The abject failure of Me 163 to become an efficient weapon against the Allied strategic bombers did not deter German engineers from pursuing (out of sheer desperation bordering on insanity) an even more bizarre project – the vertically launched Natter (“grass-snake”) rocket interceptor. Which for all practical purposes was a manned surface-to-air missile.
After a vertical take-off, which eliminated the need for airfields (by that time all but destroyed by relentless Allied bombing), most of the flight to the Allied bombers was to be controlled by an autopilot.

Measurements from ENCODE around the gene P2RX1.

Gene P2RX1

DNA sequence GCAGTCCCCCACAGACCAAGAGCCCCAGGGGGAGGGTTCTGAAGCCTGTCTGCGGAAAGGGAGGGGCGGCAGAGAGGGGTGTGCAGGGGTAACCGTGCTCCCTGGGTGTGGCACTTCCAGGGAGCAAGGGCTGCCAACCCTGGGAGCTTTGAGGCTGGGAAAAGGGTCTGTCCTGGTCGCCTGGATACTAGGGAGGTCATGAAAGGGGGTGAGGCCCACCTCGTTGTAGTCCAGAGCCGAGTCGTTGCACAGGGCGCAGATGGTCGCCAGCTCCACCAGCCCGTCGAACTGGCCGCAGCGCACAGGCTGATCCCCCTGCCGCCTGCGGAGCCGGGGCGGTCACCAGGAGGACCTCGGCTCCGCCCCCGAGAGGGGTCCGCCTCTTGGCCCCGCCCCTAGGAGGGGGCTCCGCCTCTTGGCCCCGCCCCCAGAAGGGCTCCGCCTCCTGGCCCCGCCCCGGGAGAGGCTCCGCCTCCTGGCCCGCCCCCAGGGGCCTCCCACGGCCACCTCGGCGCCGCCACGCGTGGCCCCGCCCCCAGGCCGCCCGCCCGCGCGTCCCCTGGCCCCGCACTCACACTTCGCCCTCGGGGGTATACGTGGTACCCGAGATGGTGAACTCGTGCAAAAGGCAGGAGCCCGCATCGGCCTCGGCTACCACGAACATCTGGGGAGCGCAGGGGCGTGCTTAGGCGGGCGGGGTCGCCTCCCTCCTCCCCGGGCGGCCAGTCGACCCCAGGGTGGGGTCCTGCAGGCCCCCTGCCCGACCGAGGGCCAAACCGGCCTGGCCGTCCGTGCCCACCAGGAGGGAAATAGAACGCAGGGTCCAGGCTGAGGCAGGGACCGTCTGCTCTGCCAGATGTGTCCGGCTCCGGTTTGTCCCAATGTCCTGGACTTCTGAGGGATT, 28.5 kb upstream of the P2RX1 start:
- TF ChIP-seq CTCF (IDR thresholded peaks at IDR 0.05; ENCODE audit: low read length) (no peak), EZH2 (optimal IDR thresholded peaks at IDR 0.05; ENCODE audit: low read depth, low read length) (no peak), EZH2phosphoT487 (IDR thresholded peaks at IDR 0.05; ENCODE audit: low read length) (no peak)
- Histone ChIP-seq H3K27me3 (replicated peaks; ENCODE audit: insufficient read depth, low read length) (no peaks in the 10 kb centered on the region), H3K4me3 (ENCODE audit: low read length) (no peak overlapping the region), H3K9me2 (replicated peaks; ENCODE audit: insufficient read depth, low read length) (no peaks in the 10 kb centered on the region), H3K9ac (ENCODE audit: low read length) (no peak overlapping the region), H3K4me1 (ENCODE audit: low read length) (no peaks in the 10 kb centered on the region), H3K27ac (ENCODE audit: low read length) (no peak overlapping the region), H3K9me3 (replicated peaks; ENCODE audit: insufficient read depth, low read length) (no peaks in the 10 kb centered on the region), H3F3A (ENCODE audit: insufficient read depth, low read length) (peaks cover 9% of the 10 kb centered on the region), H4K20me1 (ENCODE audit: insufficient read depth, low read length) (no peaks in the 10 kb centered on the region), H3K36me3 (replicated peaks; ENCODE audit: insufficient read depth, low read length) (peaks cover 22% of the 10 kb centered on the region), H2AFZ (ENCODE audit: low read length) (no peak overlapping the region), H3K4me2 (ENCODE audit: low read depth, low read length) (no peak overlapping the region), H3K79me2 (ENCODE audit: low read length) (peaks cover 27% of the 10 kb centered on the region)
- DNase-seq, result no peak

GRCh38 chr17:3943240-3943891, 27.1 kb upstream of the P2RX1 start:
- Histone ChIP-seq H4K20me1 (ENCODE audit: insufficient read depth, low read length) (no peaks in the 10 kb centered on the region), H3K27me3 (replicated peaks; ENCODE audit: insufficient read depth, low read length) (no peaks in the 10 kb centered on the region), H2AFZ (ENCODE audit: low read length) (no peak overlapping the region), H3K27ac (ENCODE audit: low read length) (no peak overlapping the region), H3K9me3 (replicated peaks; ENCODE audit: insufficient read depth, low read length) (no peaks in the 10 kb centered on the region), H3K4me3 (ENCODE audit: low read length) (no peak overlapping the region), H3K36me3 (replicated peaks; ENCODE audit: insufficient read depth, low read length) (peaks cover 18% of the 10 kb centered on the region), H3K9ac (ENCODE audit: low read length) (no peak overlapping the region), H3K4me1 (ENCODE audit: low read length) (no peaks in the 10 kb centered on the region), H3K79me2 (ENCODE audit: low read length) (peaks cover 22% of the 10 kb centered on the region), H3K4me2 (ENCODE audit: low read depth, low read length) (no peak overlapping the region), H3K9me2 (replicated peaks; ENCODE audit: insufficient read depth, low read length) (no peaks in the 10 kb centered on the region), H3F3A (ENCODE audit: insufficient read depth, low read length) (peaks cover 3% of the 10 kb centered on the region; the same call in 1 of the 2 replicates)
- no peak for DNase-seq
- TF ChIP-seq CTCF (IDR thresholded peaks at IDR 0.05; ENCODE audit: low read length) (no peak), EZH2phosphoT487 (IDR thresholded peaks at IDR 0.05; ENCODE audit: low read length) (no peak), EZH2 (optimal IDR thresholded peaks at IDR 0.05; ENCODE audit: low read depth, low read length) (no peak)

The primary role of the relatively untrained pilot (the pilots were supposed to be recruited from the Hitler Youth) was to aim the aircraft at its target bomber and fire its armament of rockets (33 × 55 mm R4M or 24 × 73 mm Henschel Hs 297 Föhn).
The pilot and the fuselage containing the rocket-motor would then land using separate parachutes, while the nose section was disposable. The only manned vertical take-off flight on March 1st, 1945 ended in the death of the test pilot, Lothar Sieber.
Which for all practical purposes ended the project. Although up to 36 Natters could have been produced, none of them was deployed as an operational weapon (22 were used in mostly unmanned trials).